Remotely Monitoring My Daughter’s Social Anxiety Disorder

Recently, we asked a few parents why they use XNSPY for their kids. We got tons of responses, but a father’s struggle of looking after a daughter with social anxiety disorder inspired us the most. We reached out to him to share his experiences in more detail. The father and her daughter have chosen to stay anonymous, but here are his thoughts in his own words…

There’s something that has been on my mind, and I feel like this is the forum where my thoughts would be rightly represented. So I’m going to go right out the gate and say it: I think that parents that make the decision to monitor their kids through apps or GPS are horribly misjudged. People have gone out to say that I’m an intrusive parent, that’s I’m being too careful, or that my daughter is somehow going to turn out flawed because I’m giving her no privacy. I suppose that’s one way to look at it.

But if those advocates of privacy knew how helpful this monitoring app has been for me in terms of looking after my daughter, they’d stop viewing this in black and white. My 14-year-old has got social phobia. I’m not going to do into the gory details of what it is like to live with social anxiety disorder, but for her, even going to school is a feat. And there are times when everything is overwhelming, it ends up in panic attacks and shortness of breath and the like. And in those moments, she forgets to get on the school bus, or gets lost on her way home. I’ve seen this blog use infographics to make their point better, so here’s a quick chart that explains this condition for those that want to learn more about it:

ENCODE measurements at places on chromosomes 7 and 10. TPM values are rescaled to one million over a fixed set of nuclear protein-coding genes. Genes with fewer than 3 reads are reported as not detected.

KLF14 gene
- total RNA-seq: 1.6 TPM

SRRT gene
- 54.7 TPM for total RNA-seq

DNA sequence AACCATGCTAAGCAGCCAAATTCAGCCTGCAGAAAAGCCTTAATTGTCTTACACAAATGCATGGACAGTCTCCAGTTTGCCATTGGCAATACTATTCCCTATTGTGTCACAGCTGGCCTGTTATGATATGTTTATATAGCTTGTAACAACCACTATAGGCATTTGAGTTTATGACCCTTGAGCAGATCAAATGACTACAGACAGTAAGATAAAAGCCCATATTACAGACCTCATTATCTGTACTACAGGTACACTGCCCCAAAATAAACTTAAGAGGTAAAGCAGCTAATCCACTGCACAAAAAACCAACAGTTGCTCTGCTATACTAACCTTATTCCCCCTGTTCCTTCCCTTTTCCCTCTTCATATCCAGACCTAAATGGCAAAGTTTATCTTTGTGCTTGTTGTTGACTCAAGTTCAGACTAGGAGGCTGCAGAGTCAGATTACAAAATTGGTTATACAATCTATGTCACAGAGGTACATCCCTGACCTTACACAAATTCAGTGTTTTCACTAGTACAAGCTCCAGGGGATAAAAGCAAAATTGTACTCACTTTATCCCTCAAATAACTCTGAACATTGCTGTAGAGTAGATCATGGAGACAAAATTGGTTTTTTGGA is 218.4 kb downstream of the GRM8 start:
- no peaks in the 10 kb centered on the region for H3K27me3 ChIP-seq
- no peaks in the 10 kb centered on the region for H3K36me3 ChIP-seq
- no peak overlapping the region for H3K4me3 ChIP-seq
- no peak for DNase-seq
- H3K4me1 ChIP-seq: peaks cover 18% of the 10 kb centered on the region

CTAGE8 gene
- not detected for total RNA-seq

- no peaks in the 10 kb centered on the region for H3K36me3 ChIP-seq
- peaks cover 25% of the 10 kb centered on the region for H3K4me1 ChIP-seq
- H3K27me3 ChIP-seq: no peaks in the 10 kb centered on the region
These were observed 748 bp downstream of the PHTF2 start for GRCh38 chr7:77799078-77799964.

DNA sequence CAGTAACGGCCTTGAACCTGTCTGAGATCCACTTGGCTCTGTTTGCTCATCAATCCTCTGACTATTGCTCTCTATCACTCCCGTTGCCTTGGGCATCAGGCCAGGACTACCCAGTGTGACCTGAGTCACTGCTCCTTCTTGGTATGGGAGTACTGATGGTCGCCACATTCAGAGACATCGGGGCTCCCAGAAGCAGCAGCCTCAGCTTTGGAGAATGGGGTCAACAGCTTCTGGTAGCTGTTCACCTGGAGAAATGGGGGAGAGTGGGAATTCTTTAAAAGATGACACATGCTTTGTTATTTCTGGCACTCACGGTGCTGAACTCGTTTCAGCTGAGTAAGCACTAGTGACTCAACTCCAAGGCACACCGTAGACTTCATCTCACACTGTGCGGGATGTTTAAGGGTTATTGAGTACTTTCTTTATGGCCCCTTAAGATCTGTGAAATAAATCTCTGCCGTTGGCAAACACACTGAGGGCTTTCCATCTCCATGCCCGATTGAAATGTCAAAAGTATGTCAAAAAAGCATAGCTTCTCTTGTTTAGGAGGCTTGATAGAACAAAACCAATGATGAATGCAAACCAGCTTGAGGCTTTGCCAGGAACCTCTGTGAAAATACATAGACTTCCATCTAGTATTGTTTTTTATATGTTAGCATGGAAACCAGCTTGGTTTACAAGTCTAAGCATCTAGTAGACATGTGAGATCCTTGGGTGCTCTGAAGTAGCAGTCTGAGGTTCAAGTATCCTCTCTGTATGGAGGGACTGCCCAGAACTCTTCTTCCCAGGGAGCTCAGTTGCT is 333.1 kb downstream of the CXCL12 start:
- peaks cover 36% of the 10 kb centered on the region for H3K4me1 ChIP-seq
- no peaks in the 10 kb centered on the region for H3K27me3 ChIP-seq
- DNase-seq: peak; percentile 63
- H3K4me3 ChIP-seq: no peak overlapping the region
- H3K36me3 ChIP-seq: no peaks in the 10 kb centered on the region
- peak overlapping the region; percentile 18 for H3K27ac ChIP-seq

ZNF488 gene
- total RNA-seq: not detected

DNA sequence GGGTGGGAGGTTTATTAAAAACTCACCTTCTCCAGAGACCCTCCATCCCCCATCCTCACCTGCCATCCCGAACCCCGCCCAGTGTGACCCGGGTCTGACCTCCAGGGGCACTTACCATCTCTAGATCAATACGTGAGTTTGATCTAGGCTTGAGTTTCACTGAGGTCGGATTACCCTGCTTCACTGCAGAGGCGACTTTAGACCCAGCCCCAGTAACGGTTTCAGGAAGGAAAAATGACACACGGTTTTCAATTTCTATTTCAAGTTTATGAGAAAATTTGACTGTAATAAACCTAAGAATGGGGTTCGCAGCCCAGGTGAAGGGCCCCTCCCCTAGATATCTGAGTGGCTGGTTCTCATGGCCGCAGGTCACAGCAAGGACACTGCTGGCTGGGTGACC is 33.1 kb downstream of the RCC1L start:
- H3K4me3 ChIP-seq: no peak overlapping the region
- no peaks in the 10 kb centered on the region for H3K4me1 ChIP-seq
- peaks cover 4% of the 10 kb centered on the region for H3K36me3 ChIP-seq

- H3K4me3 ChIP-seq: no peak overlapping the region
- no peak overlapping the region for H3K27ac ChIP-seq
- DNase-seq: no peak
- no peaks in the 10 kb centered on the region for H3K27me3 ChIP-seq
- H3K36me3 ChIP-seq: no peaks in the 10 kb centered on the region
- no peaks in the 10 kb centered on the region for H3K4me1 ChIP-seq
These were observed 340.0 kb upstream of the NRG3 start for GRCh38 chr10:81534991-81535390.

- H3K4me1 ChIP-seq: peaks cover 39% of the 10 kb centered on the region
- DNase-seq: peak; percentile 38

For me as a single dad, not knowing whether my daughter is safe because I’m stuck at work makes me feel… well pretty darn incompetent. That is of course until I found this monitoring solution. When my daughter and I discovered this app, we almost felt like this was custom designed for our situation. Especially when I learnt that I could not only track her through GPS, but also record her surroundings to check in on her from time to time throughout the day. The most convenient part for me is that I can do all of this remotely—even when I’m at work. And it has been brilliant for her too, because she feel safer, and more assured knowing that I’ll find out the second something goes wrong.

My point is, why is parental monitoring being stigmatized in a time where it needs to happen the most? Why are parents that are concerned about their children’s whereabouts, peer groups and general well-being now labelled at invasive when they should be seen as responsible?

For me, parental controls were not something I used to see if my daughter was doing something wrong. I wasn’t using them to try and find out if she’s doing something mischievous—in fact I wish for a time where she could have a normal teenager’s life. Instead, parental controls were a way for me to watch over her, to make sure she was safe. And I wish more people would view technology for parents in this light.

Does your story need to be heard? Write to us, or leave a comment below!

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